Joe Schmidt stood by his main man yesterday, backing Johnny Sexton’s decision to take that fateful penalty as an historic first victory over the All Blacks beckoned.
That is nothing you wouldn’t expect from the new Ireland coach, but it is also probable Schmidt will have emerged from his first international window with his worst fears about Sexton’s heavy workload for French club Racing Metro and the effect it will have on the national team’s fortunes fully realised.
Schmidt will have learned plenty from his first three Test matches in charge this month, but regarding Sexton, the cold hard truth is that the upshot of the IRFU’s decision to play hardball in contract negotiations with the star fly-half last spring will mean Schmidt’s creative mainstay could very well miss as many of Ireland’s games as he plays over the course of his two-year deal to play in the Top 14.
After playing 12 games in 13 weeks for his new club, Sexton arrived in the Ireland camp at the end of October “entering dangerous territory, in terms of injury,” as his club assistant coach Ronan O’Gara wrote in his Irish Examiner column on November 1.
By then, as injuries to Racing’s other fly-halves occurred, Sexton was recalled from Carton House to sit on the bench in their Top 14 game at Biarritz. Even though he was saved from further playing time, the round trip to the south of France can hardly have helped and sure enough, O’Gara’s prediction came to pass, Sexton developed a hip flexor problem and he needed the next weekend off, Schmidt’s Test bow as coach against Samoa.
Then the hamstring went before half-time against Australia and it was a miracle he even started against New Zealand on Sunday. That he did and lasted 75 minutes is a testament to the player’s resilience and commitment to the Irish cause and Schmidt did the right thing in defending the & Lion over the missed 74th-minute penalty that played its part in costing his side victory over the All Blacks.
“Johnny struck it really well,” Schmidt told RTÉ yesterday morning. “I’d leave it in his hands to deem whether or not he is fit to take the kick. I have a lot of trust in him. I have known him for a few years and I think he was the right man in the right place. He just didn’t get the right result.”
Sexton had done so much to put his team in the position to win the game in the previous 73 minutes that he should not become the focus of the finger-pointing that inevitably accompanies such bitter disappointments. Yet one wonders how often we will see Ireland’s most exciting player disappear down the tunnel with a grimace of pain or disappointment on his face in advance of a final whistle, of the games he actually manages to start, and what impact that will have on his country’s prospects of reaching the potential that undoubtedly can be reached under Schmidt’s management.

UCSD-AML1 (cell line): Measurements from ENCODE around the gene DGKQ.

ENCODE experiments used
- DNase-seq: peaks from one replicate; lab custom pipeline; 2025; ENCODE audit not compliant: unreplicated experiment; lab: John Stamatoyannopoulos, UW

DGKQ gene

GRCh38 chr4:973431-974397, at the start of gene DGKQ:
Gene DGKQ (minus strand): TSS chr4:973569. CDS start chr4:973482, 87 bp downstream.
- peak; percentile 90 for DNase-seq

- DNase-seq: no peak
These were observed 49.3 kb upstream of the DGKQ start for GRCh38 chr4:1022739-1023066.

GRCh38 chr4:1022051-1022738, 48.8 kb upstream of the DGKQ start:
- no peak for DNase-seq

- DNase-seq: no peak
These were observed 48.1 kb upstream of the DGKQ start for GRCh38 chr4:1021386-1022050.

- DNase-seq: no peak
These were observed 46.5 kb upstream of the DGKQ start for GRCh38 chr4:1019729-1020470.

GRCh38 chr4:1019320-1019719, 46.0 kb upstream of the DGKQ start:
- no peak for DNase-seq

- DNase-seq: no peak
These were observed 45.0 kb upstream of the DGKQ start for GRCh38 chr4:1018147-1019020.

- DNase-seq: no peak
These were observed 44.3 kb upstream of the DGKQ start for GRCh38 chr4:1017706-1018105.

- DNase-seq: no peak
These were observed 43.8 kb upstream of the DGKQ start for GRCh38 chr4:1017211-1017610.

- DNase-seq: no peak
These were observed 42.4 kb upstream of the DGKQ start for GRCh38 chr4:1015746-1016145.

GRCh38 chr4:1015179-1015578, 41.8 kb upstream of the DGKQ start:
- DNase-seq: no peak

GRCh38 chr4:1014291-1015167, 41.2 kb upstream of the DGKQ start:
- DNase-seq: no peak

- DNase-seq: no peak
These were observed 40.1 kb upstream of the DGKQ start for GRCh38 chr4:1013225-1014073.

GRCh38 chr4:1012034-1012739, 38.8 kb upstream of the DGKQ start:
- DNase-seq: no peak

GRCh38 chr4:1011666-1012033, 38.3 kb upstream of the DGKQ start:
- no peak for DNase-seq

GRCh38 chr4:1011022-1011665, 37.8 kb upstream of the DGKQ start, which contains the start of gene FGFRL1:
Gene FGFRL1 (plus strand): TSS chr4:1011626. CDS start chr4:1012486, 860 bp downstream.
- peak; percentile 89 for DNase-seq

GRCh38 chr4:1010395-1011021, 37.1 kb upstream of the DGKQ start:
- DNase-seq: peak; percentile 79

Despite the former Leinster coach’s “devastation” at seeing victory slip from Ireland’s grasp on Sunday afternoon, there are many positives he will take from this Guinness Series, even if the performances against Samoa and Australia were far from up to the required standard.
Schmidt elevated loose-head prop Jack McGrath and wing Dave Kearney to Test status and was rewarded with a man-of-the-match performance from McGrath and a two-try debut from Kearney, both against the Samoans. Both also did well in their subsequent performances with Kearney making the most of his start against New Zealand, both in defence and attack. McGrath was unfortunate to have conceded the penalty that led to the heartbreak of Ryan Crotty’s last-gasp try but both players’ emergence as Test-ready selection contenders this month will have cheered Schmidt in his objective to expand a playing pool to cover every emergency.
Paddy Jackson’s solid performance at fly-half against Samoa in Sexton’s absence will also offer some consolation to Schmidt as he looks for back-up to his on-field general while in the forwards, Devin Toner has finally put his hand up as a viable second row option, assuming Schmidt goes with his captain Paul O’Connell and Donnacha Ryan as his first-choice locks.
With Simon Zebo, Craig Gilroy and Keith Earls all missing out through injury this autumn there is certainly plenty of depth on the wings while McGrath’s position of loose head also now looks well covered considering Munster’s Dave Kilcoyne was omitted and his provincial rival James Cronin is now on the national radar having excelled in the early part of the season.
The ebb and flow of personnel available to Schmidt means that any returnees to the fold will inevitably be countered by fresh injuries ahead of the Six Nations, which begins on February 2 when Ireland meet Scotland in Dublin, and the coach was right to tinker with his selections over these three Tests, even if the omission of Conor Murray form the Australian Test will have jarred with many of a Munster persuasion.
Next January’s A international against the England Saxons in Gloucester will give the New Zealander a further opportunity to cast his net wide and chief among those looking to make their mark will surely be Connacht scrum-half Kieran Marmion, overlooked by Schmidt this autumn despite becoming a regular for his province.
The likes of the already-capped Iain Henderson and Tommy O’Donnell could also feature having missed the Guinness Series through injury while Donnacha Ryan and Chris Henry will be looking to return to the full squad ahead of the Six Nations campaign after their injury absences.
Amidst the wreckage of broken dreams from last Sunday there was much to applaud, and there will be lots to fine-tune and more foundations to be laid, not least in the drive for consistency. Yet Ireland appear to be heading in the right direction and that’s a reason for optimism.
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